In an oblique way, all three Bible readings today speak to the political and spiritual crisis that the United States finds itself in today.
The first reading is an oracle from the prophet Jeremiah. And it starts off somewhat dramatically with a curse against political leaders who are corrupt and ineffectual, leaders who have failed to protect the people they were given charge over. Malfeasance, incompetence, and just plain bad government have resulted in a national disaster. The people of Judah have been conquered by their enemy and are being sent off into exile. Through the gloomy prophet Jeremiah, God warns the leaders of the nation that they will be punished by God for their failure to do their duty: “You have not attended to my flock; so I will attend to you!”
So far, the reading is all gloom and doom—at least for the corrupt leaders of Judah. But the tone changes abruptly to one of hope and promise. God vows that he will reunite his people by sending them a leader who can be trusted, a true descendent of David, a Messiah. “He shall reign as king and deal wisely, and shall execute justice and righteousness in the land.” This prophecy was made about 2600 years ago, and unfortunately we are still waiting for it to be fulfilled. Yes, the Messiah came as promised, but the promised reign of justice eludes us still. And so, we wait with longing for his Second Coming.
The psalm appointed for today, Psalm 23, a psalm read at almost every Christian funeral, also makes a bold political statement. It starts out with that well-known phrase “The Lord is my shepherd.” Since the shepherd is a metaphor for the leader of the people, what the psalmist is really saying is that the only king, the only leader, the only President who gets his full allegiance is the Lord. After this affirmation of undivided loyalty to the Lord, the rest of the poem expresses the most profound trust that this divine shepherd will provide for every need. He will provide food and water for physical sustenance. He will provide guidance through every sort of danger. No longer will there be anything to fear. Then abandoning the metaphor, the psalmist speaks directly of the generosity, the goodness, and the compassion of the Lord. And he expresses the hope that he may abide in the presence of the Lord forever.
For us Christians, this shepherd, this leader, this divine king is the one to whom we give our allegiance, above every other allegiance. And today, as we recited that pastoral psalm, we joined our voices with that of the ancient psalmist and declared that the Lord alone is our shepherd, the Lord alone is our leader, the Lord alone is our President.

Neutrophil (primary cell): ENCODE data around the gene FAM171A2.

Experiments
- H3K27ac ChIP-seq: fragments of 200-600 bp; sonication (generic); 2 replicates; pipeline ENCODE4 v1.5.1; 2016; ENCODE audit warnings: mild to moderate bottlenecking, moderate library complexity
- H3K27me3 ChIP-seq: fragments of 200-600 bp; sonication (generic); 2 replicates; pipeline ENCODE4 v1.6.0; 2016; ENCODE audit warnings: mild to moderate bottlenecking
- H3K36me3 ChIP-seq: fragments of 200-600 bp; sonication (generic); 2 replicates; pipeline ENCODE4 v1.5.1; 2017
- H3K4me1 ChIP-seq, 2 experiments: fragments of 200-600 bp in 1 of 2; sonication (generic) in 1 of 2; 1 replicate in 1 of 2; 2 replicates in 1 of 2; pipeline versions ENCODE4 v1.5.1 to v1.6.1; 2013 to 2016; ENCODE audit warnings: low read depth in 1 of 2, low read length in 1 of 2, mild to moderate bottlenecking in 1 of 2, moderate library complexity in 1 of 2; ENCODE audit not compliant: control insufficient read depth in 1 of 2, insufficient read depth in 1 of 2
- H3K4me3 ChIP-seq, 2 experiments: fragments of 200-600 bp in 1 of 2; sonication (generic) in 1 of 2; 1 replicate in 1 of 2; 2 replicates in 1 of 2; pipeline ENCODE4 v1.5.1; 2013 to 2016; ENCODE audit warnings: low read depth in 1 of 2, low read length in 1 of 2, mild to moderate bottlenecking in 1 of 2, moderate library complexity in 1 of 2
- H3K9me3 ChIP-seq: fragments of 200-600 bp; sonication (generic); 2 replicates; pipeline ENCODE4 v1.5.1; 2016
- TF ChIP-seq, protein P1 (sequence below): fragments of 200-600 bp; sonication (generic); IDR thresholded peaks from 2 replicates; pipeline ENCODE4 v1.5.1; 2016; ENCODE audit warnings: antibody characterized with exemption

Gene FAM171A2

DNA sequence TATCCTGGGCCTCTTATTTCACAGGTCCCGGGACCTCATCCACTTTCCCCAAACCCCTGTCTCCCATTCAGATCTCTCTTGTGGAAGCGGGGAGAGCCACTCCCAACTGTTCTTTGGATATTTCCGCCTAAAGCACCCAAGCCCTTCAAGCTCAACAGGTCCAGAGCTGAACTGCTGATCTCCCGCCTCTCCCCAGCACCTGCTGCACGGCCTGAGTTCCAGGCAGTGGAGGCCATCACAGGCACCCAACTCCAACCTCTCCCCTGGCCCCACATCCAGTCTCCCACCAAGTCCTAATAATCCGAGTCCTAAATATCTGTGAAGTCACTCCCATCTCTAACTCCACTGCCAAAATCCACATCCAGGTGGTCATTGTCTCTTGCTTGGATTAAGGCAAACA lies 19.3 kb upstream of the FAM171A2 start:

The Letter to the Ephesians goes on to speak of the unity that this shepherd has brought. In the Church, he has united Jew and Gentile, citizen and foreigner. This shepherd, this Messiah, this divine President does not build walls to separate peoples; no, he breaks down the walls that divide one people from another. With the election of President Jesus, there are no longer illegal immigrants and legal citizens. There are no longer Democrats and Republicans. All are united into one new humanity. All are reconciled and welcomed as citizens of the new commonwealth. This, brothers and sisters, is the Christian dream and the Christian hope. It hasn’t happened yet—that’s for sure! But we are promised that it will happen—but only if we follow the right shepherd, the right leader, the right President, the one whose name is above all other names—Jesus Christ.
Lastly, we come to the Gospel reading from Mark. It too speaks about our divine President Jesus. And what does it tell us about his approach to leadership? That he truly cares and that he knows how to express it! He sees people who are oppressed, who are tired, who are hungry. He sees people who have lost their way and don’t know which way to turn. So what does he do? Out of the purest compassion, he cancels the weekend at the golf resort, and he abides with his people. He teaches them about God’s love for them. And as we will hear next week, he feeds them. Lastly, he reaches out and touches them, and by his touch, he makes them whole again.
I took a course on leadership a few years ago. Do you know what the most valuable leadership skill is? It’s the ability to let the people you lead know just how much you care about them. I was astonished! But I shouldn’t have been so surprised. For what we were promised by Jeremiah, what we were promised by St. Paul, what we were promised by St. Mark is a leader who cares for us. And folks, President Jesus has always cared for us, every one of us. He cared so much that he was willing to give up his very life for us. And he wants us to care for one another in that same way.